Salary increases for 2013 expected across Canada
Annual employee salary increases are a reflection of, among other things, the overall economy, geographic location, industry type and specific business performance.
While we’re yet to feel the full effects of the looming workforce shortages, employers are anticipated to give modest salary increases for 2013, according to the Conference Board of Canada’s Compensation Outlook for 2013.
(NOTE: Salary increases in 2011 and 2012 were 2.6% and 3.1% respectively.)
Assuming no significant hiccups to the global economy, the good news is that the unemployment rate is expected to dip in 2014, while labour supply shortages will re-emerge over the medium-term.
Economic growth is expected to accelerate somewhat around the world next year. “It is apparent that the labour market is tightening, especially in Western Canada and in the natural resources and professional, scientific, and technical services industries,” said Karla Thorpe, Director, Leadership and Human Resources Research.
As an employer, what can you expect for salary increases in 2013?
One of the major factors influencing salary increase is the Cost-of-Living Index (the cost of maintaining a certain standard of living), which ties in to the Consumer Price Index (the price of a typical basket of goods). Together these affect the Cost of Living Adjustment or “COLA” (periodic salary increase to compensate for loss in purchasing power of money due to inflation).
Phew, that’s a lot of finance talk! Are you still with me?
As an employer or business leader, it’s important that you are aware of all of these factors because they influence the salary increases you give to employees.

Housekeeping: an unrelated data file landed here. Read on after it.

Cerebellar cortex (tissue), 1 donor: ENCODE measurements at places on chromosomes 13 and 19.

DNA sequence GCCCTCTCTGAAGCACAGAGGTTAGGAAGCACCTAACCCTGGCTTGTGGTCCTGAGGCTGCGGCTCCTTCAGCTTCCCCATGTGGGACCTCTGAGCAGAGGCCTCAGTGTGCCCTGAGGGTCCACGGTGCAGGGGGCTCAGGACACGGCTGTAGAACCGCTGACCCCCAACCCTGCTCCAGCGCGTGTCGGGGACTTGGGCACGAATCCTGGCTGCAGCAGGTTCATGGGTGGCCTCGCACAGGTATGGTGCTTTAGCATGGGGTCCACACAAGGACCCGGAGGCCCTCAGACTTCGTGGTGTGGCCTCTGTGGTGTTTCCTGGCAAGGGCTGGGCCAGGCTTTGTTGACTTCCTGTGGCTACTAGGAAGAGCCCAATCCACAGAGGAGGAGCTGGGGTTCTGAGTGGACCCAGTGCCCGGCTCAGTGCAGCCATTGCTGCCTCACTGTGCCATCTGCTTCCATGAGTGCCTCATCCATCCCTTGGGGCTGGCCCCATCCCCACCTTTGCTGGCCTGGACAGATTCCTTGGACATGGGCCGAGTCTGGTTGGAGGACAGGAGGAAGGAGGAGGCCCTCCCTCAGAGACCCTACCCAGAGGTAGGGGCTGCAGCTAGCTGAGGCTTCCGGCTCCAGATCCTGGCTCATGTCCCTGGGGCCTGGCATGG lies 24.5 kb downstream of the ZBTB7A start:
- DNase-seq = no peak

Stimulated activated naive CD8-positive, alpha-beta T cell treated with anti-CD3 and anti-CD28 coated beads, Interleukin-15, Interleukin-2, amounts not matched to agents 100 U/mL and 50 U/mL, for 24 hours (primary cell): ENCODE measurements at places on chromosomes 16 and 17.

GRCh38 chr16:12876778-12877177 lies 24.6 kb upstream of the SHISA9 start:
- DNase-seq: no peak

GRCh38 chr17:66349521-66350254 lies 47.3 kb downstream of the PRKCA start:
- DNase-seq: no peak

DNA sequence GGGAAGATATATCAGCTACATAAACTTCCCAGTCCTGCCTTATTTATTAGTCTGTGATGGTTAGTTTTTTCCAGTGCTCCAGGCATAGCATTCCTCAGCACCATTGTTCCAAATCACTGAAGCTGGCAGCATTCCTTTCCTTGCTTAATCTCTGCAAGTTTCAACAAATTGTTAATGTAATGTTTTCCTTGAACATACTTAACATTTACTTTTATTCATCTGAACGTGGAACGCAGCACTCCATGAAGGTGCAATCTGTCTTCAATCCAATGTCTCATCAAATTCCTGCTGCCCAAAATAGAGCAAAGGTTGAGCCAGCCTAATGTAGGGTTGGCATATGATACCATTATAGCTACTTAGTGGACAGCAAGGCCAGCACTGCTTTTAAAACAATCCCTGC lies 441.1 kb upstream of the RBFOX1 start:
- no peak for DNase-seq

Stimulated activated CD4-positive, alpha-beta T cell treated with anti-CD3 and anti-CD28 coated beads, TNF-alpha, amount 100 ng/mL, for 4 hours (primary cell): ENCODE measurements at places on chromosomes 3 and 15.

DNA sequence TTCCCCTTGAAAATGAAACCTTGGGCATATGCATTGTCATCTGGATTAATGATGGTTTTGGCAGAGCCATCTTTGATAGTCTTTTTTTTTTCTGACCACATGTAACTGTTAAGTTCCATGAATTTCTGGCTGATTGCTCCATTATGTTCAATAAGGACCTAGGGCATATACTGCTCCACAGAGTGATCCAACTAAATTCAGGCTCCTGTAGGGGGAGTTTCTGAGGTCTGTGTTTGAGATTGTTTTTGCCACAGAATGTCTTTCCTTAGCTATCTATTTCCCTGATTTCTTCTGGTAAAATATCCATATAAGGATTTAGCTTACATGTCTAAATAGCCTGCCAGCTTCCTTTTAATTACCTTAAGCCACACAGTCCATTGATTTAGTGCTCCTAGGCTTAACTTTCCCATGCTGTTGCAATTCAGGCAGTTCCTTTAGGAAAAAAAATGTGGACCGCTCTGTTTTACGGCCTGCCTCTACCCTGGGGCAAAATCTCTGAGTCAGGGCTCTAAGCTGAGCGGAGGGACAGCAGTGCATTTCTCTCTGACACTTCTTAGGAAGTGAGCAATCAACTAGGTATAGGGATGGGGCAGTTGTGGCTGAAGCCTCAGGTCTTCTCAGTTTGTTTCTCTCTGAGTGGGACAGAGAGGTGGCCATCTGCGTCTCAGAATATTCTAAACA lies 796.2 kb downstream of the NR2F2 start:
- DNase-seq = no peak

With anticipated labour shortages and a high demand for employees in sectors such as engineering, specialist information technology, and skilled trades it’s especially important to reward employees fairly as it can be a large factor in attracting and retain top talent.
Labour market pressure is most acute in Saskatchewan and Alberta, where over 80%1 of employers face recruiting/retaining challenges. The pressure is greatest in the natural resources sector, where virtually all firms responding to the survey are facing these challenges.
According to the HR Reporter, “Given talent shortages in resource industries, it’s not surprising that employers in Alberta and Saskatchewan are again expecting to offer the highest base pay raises, (salary increases in 2012 averaged 3.9% in both Alberta and Saskatchewan). Alberta employers are projecting average salary increases in 2013 of 3.8%, slightly higher than the 3.7% average in Saskatchewan.”
The oil and gas industry is projecting the highest average increase at 4.2% in 2013, followed by the natural resources sector (excluding oil and gas) at 3.6%.
Outside AB and SK, the average salary increase in 2013 for non-unionized employees is projected to be 3%, although this varies according to province and industry.
In the private sector, the expected salary increase in 2013 is 3.1% (0.8 percentage points above the 2.2% inflation rate forecast for the year ahead and slightly above the 3% increase given last year).
In the public sector the salary increase in 2013 is expected to be 2.8%. The public sector includes federal and provincial government departments, agencies, and Crown corporations; municipalities; hospitals; universities; and colleges.
The lowest average salary increase is expected in Ontario at 2.7%.
For unionized employees, the average salary increase projected for 2013 is 2%, slightly below the actual increase for contracts negotiated in 2012.
Full Consumer Price Index statistics for all provinces are available at Stats Canada.